By Beth Treffeisen
Late last week, the Boston Planning and Development Agency (BPDA), formerly the Boston Redevelopment Authority, approved the proposed project slated for 171 Tremont Street, located next to the Boston Common.
This project will include the construction of a 13-story building with 12 residential units, a welcoming lobby, and a public park in the Mason Place pedestrian walkway. This new building will replace the current four-story office building.
The developer, 171 Tremont, LLC, will make a $50,000 contribution to the City of Boston’s Parks and Recreation Department to be used for the maintenance of Boston Common.
In addition there will be a contribution of $100,000 to the IDP Special Revenue Fund managed by Boston’s Department of Neighborhood Development.
Construction is expected to take 18 months and there will be no on-site parking provided for the residential units, but they will have valet parking to nearby garages.
The original proposal in late 2014 envisioned a Manhattan-style pencil tower that was, 355-feet high holding a 31-unit boutique luxury condo building.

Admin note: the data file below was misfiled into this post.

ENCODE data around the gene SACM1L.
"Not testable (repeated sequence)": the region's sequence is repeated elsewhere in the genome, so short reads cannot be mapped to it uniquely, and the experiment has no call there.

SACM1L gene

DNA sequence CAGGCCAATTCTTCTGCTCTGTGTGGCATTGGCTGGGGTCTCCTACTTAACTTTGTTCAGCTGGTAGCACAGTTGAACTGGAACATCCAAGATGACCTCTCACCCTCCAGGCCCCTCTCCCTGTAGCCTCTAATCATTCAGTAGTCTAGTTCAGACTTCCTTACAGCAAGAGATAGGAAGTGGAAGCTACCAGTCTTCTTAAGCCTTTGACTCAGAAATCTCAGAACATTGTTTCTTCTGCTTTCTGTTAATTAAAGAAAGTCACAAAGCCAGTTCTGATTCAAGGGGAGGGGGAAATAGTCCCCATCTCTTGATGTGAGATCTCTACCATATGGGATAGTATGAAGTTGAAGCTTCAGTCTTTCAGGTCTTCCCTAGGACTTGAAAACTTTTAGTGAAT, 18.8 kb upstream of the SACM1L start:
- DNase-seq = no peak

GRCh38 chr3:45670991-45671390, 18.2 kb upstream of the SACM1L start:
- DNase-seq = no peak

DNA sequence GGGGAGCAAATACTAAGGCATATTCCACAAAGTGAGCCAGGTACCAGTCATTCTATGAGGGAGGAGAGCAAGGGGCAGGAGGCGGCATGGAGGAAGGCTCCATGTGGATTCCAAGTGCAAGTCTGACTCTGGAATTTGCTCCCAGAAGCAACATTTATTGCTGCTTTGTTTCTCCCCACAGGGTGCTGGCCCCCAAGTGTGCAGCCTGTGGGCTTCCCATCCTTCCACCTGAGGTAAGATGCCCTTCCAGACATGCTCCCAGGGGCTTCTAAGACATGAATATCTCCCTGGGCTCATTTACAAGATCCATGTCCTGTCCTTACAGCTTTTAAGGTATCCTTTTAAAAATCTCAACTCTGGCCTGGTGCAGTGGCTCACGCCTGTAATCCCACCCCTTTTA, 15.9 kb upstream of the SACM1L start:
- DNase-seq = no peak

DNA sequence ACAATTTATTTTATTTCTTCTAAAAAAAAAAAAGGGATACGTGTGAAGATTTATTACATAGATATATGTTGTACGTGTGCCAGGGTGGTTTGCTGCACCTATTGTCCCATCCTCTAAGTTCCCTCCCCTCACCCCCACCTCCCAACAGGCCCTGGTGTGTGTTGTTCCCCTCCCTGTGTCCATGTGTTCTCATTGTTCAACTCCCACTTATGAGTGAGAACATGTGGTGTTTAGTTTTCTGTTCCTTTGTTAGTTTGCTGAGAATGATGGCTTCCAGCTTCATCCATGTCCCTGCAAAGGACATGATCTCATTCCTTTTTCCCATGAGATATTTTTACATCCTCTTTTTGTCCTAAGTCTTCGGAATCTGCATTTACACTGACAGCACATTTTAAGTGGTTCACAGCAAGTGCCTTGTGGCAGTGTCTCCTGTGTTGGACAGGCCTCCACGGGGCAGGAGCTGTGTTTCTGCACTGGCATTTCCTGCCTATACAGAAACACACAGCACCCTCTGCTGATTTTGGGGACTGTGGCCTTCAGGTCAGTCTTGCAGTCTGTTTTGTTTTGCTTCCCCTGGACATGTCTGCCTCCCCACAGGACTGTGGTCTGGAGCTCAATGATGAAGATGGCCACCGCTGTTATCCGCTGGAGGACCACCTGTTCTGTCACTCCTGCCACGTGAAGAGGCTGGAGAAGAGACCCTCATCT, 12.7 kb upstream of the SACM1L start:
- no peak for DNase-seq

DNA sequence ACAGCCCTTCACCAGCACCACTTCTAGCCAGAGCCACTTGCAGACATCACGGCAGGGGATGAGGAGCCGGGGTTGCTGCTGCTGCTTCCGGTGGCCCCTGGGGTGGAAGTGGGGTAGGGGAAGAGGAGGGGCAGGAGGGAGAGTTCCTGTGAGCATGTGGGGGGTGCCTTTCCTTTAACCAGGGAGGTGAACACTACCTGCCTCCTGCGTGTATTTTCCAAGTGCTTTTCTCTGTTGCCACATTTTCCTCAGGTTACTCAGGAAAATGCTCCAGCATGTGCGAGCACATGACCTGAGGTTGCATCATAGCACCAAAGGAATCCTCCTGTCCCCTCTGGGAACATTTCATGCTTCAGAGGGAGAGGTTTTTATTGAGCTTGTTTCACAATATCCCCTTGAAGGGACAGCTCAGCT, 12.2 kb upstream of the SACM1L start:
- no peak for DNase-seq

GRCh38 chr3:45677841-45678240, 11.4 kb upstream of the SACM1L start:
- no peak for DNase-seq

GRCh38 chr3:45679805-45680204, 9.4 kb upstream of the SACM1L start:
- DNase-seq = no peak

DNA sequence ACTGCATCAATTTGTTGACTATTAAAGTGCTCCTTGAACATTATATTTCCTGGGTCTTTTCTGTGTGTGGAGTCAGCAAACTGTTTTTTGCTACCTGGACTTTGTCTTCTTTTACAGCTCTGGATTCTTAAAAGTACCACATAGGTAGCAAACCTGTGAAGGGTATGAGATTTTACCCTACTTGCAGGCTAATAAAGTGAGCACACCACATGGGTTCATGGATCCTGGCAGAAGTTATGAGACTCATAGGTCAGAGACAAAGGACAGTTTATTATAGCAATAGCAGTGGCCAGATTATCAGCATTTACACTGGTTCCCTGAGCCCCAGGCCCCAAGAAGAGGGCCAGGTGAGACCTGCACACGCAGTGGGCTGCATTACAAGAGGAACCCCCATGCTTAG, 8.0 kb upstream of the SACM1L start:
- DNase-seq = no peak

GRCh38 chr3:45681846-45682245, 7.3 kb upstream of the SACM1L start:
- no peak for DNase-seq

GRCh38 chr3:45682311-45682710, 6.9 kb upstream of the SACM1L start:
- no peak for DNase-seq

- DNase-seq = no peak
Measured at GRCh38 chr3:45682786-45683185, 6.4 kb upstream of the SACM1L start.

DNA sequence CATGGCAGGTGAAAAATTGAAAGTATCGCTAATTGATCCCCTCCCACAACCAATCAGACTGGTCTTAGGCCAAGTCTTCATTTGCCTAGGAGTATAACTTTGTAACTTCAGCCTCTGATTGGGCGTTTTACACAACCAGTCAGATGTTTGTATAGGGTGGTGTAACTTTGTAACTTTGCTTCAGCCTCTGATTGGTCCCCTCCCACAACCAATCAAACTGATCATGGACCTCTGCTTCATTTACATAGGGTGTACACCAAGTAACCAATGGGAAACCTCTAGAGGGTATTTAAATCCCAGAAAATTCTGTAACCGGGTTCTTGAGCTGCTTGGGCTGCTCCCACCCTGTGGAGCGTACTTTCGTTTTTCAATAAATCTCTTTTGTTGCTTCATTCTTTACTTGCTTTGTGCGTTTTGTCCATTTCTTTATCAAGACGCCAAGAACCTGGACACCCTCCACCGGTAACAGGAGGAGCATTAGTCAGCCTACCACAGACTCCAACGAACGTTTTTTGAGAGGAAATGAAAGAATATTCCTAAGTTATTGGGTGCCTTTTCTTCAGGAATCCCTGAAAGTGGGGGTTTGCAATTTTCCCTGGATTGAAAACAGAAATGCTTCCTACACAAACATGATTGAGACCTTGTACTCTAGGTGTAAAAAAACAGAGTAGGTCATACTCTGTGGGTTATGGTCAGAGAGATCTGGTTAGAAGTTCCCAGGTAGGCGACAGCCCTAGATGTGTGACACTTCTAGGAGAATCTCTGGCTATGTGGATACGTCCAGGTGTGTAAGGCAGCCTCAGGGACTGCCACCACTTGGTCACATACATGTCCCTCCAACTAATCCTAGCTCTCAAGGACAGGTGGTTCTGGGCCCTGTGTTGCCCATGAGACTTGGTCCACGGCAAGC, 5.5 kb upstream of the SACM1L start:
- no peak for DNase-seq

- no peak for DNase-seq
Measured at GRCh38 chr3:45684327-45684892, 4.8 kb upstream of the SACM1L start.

Due to local opposition, including to the possible effects the spire might have on shadows on the Common and traffic on the surrounding streets, a decrease in height from 355 to 175 feet including rooftop mechanical equipment has been approved.
Since the project will be built as-of-right dimensions in accordance with the Zoning Code, it will no longer exceed the restrictions of the ‘shadow bank’ created under Chapter 362 of the Acts of 1990, the Public Common Shadow Act.
Because the proposed project is being developed at an as-of-right height, it is no longer required to comply with the Public Commons Shadow Act.
Due to the slim massing form and diminutive floor plate, the resulting new shadows casts by the project continue to be slight and narrow according to the BPDA.
Additionally, the shadow impacts associated with the project have been reduced as a result of the reduction in building height. The most shadow impacts will occur before the noon hour.
The BPDA says these impacts are very small due to the sitting of the building in the path of shadow cast by the Ritz Carlton Hotel and Ritz Carlton Residences at 10 Avery Street.
During the remaining periods, new shadows either fall on the roofs of existing buildings, or within shadows cast by existing buildings. During these periods, no new shadow is cast on sidewalks or public open space.